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In 2000, Atorrus Rainer was convicted by jury on two counts of attempted first-degree murder, two counts of first-degree assault, one count of first-degree burglary, one count of aggravated robbery, and crime of violence. He was seventeen at the time of the charged offenses, and he was charged as an adult. Rainer was sentenced to forty-eight years for each attempted murder charge, thirty-two years for each assault charge, and thirty-two years each for the charges of burglary and aggravated robbery. The sentences for the two counts of attempted murder were subsequently ordered to run concurrently, as were the sentences for the two counts of assault, resulting in an aggregate sentence of 112 years. Following the U.S. Supreme Court’s decision in Graham v. Florida, 560 U.S. 48 (2010), which categorically banned sentences of life without parole for juveniles who were not convicted of homicide, Rainer moved the district court to vacate the sentence, arguing that his aggregate term-of-years sentence was the functional equivalent of life without parole and therefore unconstitutional under "Graham." The district court denied the motion. On appeal, the court of appeals reversed, concluding that, because Rainer would be eligible for parole at about age seventy-five, thus ineligible for parole within his expected lifetime, he had no meaningful opportunity to obtain release and was unconstitutional under "Graham" and the subsequent case of Miller v. Alabama, 132 S. Ct. 2455 (2012). The Colorado Supreme Court determined "Graham" and "Miller" did not apply here, and therefore, did not invalidate Rainer's aggregate term-of-years sentence. View "Colorado v. Rainer" on Justia Law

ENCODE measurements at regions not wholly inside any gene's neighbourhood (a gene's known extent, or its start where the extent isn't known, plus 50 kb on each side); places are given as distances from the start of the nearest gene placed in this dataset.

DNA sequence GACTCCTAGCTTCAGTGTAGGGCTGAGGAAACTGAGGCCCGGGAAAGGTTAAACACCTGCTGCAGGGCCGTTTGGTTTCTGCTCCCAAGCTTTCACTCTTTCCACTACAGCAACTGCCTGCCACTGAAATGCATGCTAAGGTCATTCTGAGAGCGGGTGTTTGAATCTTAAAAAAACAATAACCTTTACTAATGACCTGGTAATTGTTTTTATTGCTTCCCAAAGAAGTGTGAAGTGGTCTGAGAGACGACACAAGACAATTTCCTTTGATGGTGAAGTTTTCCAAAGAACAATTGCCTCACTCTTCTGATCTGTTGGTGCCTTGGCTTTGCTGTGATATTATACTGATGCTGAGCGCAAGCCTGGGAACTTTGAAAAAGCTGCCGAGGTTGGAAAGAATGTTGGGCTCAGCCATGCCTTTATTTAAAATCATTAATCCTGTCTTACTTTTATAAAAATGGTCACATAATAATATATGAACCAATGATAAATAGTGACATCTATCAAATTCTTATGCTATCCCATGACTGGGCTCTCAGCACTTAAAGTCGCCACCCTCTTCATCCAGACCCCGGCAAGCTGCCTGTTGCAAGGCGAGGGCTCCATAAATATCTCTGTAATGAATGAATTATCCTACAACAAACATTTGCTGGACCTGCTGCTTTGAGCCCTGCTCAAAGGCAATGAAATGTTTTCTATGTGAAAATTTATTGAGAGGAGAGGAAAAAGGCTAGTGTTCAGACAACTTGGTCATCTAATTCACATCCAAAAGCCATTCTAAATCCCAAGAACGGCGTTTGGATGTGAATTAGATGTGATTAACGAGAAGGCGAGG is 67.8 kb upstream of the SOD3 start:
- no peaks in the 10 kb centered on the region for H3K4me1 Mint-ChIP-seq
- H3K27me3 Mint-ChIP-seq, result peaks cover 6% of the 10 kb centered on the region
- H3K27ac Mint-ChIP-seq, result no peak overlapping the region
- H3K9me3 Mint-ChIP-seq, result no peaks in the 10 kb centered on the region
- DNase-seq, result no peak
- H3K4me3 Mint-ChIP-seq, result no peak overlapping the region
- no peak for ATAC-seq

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In 1995, Cheryl Armstrong was convicted by jury on two counts of second-degree murder under a complicity theory. She was sixteen at the time of the charged offenses, and was tried as an adult. Armstrong was sentenced to forty-eight years in prison on each count, to be served consecutively, resulting in an aggregate sentence of ninety-six years. Following the U.S. Supreme Court’s decision in Graham v. Florida, 560 U.S. 48 (2010), which categorically banned sentences of life without parole for juveniles who were not convicted of homicide, Armstrong moved the district court to vacate the sentence, arguing that her aggregate term-of-years sentence was the functional equivalent of life without parole and therefore unconstitutional under "Graham." The district court denied Armstrong’s motion. On appeal, the court of appeals affirmed, concluding that, because Armstrong will be eligible for parole at about age sixty, she has a meaningful opportunity to obtain release, and her sentence thereby complied with "Graham" and the subsequent case of Miller v. Alabama, 132 S. Ct. 2455 (2012). The Colorado Supreme Court determined "Graham" and "Miller" did not apply here, and therefore, did not invalidate Armstrong's aggregate term-of-years sentence. View "Armstrong v. Colorado" on Justia Law